Victor McKusick, “Mendelian Inheritance in Man: A Catalogue of Human Genes and Genetic Disorders”, 1966 was the topic of an earlier blog post.
Here I present: David Deamer & Daniel Branton, “Characterization of Nucleic Acids by Nanopore Analysis”, Accounts of Chemical Research, year 2002, volume 35, pages 817-825.
When a nanopore is present in an electrically-insulating membrane, it can be used as a single-molecule detector. It can be a biological channel in a high electrical resistance lipid bilayer, a pore in a solid-state membrane, or a hybrid of these – a protein channel set in a synthetic membrane (shown in diagram ABOVE).
The detection principle is based on monitoring the ionic current passing through the nanopore as a voltage is applied across the membrane. When the nanopore is on molecular dimensions, passage of molecules (e.g. DNA) causes interruptions in the “open” current level, leading to a “translocation event” signal. Purines and pyridines are monomer of nucleic acids; and, translocation signals are base-specific.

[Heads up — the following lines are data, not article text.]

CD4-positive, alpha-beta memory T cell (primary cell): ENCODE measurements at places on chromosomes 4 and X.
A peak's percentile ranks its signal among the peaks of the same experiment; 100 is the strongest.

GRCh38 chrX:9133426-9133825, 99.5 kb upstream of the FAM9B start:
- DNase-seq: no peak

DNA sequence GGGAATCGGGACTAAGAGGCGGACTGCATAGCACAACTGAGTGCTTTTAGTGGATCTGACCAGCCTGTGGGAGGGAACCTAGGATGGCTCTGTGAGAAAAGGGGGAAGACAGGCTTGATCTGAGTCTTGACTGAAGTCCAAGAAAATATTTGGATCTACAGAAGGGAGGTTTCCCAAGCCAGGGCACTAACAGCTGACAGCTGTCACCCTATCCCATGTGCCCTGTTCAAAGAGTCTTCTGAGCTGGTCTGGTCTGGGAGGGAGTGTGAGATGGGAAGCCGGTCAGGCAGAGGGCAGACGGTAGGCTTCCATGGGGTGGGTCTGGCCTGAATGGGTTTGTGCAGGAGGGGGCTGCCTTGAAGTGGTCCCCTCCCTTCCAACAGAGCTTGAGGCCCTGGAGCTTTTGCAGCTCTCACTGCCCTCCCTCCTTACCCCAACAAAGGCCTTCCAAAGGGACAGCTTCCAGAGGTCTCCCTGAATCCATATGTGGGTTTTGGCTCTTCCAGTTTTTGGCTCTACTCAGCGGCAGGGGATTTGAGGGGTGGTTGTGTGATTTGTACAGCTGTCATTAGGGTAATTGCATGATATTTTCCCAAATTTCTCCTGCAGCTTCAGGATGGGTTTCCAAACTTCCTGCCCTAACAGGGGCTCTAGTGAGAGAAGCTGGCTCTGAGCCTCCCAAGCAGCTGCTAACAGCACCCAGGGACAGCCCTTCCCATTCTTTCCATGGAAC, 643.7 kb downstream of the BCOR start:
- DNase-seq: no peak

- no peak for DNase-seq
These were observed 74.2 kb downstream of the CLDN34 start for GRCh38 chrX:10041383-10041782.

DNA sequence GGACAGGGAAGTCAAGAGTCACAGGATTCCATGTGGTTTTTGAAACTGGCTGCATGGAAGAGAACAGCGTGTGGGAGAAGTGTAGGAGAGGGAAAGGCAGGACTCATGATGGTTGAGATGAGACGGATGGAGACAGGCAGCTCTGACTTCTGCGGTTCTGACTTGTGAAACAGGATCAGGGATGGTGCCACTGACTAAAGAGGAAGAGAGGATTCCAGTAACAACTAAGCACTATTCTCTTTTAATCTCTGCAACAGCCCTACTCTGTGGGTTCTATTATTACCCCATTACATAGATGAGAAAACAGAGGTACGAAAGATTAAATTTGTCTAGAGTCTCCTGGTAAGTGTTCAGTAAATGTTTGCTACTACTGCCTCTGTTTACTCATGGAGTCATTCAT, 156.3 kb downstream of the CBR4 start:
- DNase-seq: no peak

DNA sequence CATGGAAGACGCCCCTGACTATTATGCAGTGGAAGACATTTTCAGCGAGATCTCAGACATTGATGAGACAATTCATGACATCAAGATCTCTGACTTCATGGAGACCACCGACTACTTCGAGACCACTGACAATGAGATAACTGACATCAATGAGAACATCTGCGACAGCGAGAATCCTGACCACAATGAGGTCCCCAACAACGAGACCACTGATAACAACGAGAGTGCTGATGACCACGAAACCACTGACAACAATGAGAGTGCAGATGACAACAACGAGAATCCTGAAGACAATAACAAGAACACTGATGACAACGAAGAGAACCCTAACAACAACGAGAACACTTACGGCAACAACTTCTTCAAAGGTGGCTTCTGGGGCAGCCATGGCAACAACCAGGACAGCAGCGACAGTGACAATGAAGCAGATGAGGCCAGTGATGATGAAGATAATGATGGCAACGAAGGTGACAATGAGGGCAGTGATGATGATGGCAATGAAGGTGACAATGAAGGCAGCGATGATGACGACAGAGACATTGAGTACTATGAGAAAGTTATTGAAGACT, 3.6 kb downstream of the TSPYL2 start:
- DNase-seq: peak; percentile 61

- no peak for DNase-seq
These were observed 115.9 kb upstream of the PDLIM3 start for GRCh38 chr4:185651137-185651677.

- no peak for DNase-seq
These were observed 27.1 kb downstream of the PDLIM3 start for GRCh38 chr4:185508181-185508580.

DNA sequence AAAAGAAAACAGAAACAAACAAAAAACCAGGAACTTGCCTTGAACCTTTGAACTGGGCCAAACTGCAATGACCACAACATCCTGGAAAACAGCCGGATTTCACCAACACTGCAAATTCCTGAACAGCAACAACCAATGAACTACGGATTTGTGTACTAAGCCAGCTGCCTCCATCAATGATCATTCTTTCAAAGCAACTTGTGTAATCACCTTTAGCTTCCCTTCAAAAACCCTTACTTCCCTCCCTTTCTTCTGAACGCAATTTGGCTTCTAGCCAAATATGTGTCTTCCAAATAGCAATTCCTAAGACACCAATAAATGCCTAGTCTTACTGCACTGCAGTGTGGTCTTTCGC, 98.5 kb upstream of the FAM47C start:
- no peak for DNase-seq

Here I presented: David Deamer & Daniel Branton, “Characterization of Nucleic Acids by Nanopore Analysis”, Accounts of Chemical Research, year 2002, volume 35, pages 817-825.
Instruments currently available are state-of-the art, based on modern biochemistry. David Deamer and Daniel Branton developers of this instrumentation spent over three (3) decades developing the concept into fruition of hardware.
The “genetic code” is shown BELOW. The RNA bases (UCAG) are equivalent to the twenty (20) amino acids. This technique of Daemer-Branton is essential for humans which have 20,412 genetically coded proteins in their 211 different cell types. Daemer-Branton instrument (shown schematically BENEATH) reads “abecedarian” nucleic acids of amino acid proteins.
Diana Elder, Nicole Dyer & Robin Wirthlin, “Research Like a Pro with DNA: A Genealogist’s Guide to Finding & Confirming Ancestors with DNA Evidence”, 2021 was the topic of an earlier blog post.